back to Blog

What Are the Best Practices to Keep a Clutter-Free Home?

July 24, 2023

Decluttering can be stressful, but so is watching the clutter grow. Here are some suggestions on how to manage the clutter before it manages you.

Many of us have items around the house that are of sentimental value to us. Or perhaps we have things we want to work on or review later, so we set them aside and it begins to pile up. These items that are not immediately improving our lives or helping us live better are called “clutter.” Decluttering can be a stressful prospect, but so is keeping the clutter around. In fact, the buildup of visual clutter can cause us more daily stress than we realize. This is why managing clutter around the house will reduce your everyday stress levels in the long run.

What is Decluttering?

Decluttering doesn’t necessarily mean that everything must be thrown out or donated. Decluttering is quite simply organizing the clutter within your home and giving it a proper space. For instance, if you have random piles of fabric scraps and buttons that you have saved for future projects in a catch-all drawer in your home, you can rehome them by storing them in a dedicated bin. Or maybe you struggle with sorting your mail and before you know it, it turns into a heaping pile on the counter. If this sounds familiar, try establishing a sorting system. Place your “I’ll get to it later” mail in its own box and place the “important” mail in its own box. Not only will you be keeping your counter clear, but you will also have a dedicated place for the mail so that you won’t be frantically digging through a mountain of papers trying to find that vehicle registration sticker you’d forgotten about.

When decluttering, you can ask yourself questions like, “When was the last time I used this? Is it broken? Will I reasonably need this in the coming months? Does it have any sentimental value?” These questions will help you determine whether an item is worth keeping or throwing away.

Where Do I Start?

Decluttering can be a stressful prospect, but so is keeping the clutter around! Visual clutter can cause us more daily stress than we realize. This is why managing clutter around the house will reduce your everyday stress levels in the long run.

As daunting as decluttering can be, it is important to start small. Begin with one specific space, like your desk, or that one corner of the counter, or your bathroom sink, and focus on just that one space. Some items will likely need to be thrown out, so keep a garbage bag handy as you tackle that one space. Trash can be a visual distraction when you’re trying to find the items that you need to save and reorganize. Categorizing the remaining items into piles before storing them away can help you determine where things need to go at a glance. Rehome the items that you wish to keep by using various storage tools at your disposal such as shelves, storage bins, and containers to help organize the clutter. You can even use color coded stickers or labels to help you out too.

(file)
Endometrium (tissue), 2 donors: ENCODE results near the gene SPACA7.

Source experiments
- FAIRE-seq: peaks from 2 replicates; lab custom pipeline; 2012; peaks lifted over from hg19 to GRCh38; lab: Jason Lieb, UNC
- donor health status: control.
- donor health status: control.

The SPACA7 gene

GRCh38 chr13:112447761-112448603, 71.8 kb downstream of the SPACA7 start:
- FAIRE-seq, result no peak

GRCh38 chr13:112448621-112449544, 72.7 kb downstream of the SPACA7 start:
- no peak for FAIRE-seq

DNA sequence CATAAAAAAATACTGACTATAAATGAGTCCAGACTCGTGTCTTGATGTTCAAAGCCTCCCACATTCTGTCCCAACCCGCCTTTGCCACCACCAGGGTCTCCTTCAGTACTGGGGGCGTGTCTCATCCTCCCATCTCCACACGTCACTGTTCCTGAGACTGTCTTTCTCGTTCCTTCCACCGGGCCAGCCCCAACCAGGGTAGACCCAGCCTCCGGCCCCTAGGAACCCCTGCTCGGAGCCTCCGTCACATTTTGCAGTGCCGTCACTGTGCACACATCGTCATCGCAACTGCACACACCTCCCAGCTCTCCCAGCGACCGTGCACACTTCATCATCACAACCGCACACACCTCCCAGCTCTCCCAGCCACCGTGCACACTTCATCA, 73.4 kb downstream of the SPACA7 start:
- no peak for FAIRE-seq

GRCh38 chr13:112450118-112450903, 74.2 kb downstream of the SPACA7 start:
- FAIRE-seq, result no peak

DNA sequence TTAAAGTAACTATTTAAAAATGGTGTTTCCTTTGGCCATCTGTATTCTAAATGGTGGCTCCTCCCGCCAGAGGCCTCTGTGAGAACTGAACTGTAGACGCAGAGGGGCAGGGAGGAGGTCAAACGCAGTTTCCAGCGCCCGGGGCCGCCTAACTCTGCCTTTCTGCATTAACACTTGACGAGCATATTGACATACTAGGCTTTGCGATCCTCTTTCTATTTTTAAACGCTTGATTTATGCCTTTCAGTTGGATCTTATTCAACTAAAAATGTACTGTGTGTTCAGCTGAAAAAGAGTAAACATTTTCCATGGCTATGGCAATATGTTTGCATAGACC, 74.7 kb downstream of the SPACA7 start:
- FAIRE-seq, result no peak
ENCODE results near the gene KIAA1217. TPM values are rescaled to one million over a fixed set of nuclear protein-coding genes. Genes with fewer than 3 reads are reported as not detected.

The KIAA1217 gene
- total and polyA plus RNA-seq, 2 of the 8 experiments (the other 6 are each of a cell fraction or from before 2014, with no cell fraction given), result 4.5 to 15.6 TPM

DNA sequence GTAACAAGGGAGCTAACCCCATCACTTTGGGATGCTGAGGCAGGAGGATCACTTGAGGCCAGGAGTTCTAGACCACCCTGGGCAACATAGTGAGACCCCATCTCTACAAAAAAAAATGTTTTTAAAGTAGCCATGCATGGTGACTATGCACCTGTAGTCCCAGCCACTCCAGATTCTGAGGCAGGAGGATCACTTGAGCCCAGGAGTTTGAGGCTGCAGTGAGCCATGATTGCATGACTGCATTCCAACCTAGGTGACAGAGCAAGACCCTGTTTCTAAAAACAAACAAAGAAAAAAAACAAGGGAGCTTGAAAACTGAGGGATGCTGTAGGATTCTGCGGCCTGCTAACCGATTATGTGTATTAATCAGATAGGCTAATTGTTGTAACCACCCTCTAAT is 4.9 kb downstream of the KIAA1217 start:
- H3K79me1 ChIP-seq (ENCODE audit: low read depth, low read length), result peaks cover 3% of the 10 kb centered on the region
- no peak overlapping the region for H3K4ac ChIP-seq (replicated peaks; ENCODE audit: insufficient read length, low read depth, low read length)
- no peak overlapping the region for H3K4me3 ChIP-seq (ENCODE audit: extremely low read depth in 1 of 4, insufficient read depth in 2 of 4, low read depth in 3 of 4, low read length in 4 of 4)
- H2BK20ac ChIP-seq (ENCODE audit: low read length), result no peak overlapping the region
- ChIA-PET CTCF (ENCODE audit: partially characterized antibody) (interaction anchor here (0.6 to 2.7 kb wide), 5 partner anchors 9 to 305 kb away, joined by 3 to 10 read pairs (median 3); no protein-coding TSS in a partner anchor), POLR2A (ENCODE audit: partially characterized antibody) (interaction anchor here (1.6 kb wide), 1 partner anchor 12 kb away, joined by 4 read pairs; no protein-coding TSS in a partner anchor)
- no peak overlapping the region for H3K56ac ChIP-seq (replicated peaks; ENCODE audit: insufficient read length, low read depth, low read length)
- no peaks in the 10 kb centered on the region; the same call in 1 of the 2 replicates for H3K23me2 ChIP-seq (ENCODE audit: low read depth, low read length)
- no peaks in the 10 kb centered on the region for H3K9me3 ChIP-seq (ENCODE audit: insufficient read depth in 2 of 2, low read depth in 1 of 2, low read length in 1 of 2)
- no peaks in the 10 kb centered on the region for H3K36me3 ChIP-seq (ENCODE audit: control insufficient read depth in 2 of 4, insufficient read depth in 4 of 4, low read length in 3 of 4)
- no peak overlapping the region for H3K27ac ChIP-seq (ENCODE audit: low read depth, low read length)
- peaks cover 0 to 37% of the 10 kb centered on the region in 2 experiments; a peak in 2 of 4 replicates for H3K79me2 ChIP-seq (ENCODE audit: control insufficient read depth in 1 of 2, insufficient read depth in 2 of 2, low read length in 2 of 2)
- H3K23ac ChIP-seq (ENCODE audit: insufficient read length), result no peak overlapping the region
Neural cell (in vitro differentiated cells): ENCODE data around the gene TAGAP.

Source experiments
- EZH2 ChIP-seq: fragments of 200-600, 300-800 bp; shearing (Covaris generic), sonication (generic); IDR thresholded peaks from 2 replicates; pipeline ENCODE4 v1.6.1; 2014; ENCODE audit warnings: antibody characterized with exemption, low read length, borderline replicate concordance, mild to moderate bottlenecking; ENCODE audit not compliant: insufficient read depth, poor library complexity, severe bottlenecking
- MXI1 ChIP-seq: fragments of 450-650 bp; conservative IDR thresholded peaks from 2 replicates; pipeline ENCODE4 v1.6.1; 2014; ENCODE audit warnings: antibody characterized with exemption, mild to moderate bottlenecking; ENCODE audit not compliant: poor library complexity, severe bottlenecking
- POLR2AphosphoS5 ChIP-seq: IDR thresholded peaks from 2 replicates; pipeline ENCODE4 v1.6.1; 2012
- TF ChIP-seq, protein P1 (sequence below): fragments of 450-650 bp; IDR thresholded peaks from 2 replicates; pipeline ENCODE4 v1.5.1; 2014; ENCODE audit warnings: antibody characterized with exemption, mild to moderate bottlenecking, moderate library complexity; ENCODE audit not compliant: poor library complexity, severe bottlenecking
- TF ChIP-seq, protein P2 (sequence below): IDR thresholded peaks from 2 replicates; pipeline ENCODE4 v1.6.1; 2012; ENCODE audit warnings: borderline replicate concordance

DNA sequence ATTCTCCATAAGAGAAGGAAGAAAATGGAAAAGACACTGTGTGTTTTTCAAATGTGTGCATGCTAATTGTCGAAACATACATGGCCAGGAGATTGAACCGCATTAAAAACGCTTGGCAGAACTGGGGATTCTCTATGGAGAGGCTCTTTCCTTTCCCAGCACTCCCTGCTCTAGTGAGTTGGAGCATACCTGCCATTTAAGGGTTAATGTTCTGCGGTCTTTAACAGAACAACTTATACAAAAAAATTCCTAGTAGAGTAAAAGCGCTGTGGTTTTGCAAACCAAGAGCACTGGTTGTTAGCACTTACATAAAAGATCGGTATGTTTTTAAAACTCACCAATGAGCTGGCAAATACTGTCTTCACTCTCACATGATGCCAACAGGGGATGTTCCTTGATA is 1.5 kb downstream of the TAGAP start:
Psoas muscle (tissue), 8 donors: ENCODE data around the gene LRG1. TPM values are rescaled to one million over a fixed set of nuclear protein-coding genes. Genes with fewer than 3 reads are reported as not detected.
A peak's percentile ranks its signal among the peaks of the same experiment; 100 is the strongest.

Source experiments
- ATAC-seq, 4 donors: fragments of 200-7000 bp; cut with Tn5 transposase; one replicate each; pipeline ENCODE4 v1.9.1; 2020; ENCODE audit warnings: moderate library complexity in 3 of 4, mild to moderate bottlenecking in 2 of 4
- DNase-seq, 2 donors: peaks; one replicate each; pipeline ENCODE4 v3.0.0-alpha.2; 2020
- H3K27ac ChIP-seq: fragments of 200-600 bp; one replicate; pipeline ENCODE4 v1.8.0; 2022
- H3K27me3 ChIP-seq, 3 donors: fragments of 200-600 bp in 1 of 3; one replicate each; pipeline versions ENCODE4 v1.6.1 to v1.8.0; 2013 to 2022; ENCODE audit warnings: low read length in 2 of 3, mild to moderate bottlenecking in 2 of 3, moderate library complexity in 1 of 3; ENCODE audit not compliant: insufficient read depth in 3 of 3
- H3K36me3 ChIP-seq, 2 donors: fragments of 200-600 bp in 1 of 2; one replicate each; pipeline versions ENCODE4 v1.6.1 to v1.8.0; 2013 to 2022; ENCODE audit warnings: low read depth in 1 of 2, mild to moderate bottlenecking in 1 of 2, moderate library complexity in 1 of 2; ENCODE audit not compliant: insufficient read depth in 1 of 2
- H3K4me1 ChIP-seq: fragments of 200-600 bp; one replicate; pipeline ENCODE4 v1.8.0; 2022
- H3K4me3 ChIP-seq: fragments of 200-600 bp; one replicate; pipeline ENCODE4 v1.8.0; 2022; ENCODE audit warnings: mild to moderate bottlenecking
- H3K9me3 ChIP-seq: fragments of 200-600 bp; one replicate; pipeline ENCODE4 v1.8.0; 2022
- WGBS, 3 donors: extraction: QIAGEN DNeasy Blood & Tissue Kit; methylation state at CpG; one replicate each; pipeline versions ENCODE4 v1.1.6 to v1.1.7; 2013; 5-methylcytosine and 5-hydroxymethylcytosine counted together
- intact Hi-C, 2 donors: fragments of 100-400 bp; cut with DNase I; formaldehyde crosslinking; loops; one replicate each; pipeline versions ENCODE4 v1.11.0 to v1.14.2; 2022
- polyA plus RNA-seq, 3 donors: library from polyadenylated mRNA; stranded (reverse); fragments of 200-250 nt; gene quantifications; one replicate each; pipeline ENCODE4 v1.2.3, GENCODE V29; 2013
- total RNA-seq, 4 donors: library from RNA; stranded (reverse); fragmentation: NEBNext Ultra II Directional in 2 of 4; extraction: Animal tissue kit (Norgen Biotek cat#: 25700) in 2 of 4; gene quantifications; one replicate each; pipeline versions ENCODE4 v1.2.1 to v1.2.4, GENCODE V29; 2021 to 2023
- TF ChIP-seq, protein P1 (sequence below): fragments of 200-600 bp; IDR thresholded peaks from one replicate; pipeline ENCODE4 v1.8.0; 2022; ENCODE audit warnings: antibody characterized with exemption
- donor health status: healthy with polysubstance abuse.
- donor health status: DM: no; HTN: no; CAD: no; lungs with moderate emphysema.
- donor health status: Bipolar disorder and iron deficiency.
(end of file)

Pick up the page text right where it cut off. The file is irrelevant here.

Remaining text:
Give yourself breaks as needed. Sometimes all you can handle is one space for the day, and that is perfectly fine! Give yourself a game plan on which areas of your home you will declutter first. Tackling one room at a time is advisable, but if some areas of your home are more complex than others, take on the easier, more mildly cluttered areas and work your way up to the more heavily cluttered areas. Completing each space will give you a sense of accomplishment and will motivate you to move on to the next area of concern.

How Do I Manage the Clutter Long-Term?

Now that you’ve established an organizational system, you need to make sure the clutter stays organized. Your best bet is to keep a schedule of when you will check back in on the clutter that will inevitably accrue over time. We all have different lifestyles and busy schedules, so it is important to find a schedule that works for you and your family.

Perhaps you may wish to dedicate thirty minutes to an hour every weekend to decluttering one room of the house, and then the next weekend you address another room. In practice, this may look like a rotation, where one weekend you tackle the clutter in the kitchen, the next weekend you handle the living room, and the next weekend you take on the bedroom, and so on. Once you have cycled through all of the rooms in the house, you can restart the schedule again. By keeping a system like this, you can prevent clutter from becoming unmanageable.

Decluttering can be overwhelming, so don’t be ashamed of asking a friend for help if you need it. Sometimes having another person’s fresh perspective can help you make better decisions about what to keep and what to throw out. No decluttering job is impossible, especially if you can break it up into smaller, more manageable pieces. Find a system that works for you and establish a reasonable schedule to maintain your system. You’ll create and maintain a happier, cleaner home while putting in less effort than you think.

Author: Kathleen Ramirez, Content Creator for Marina’s Cleaning Services LLC.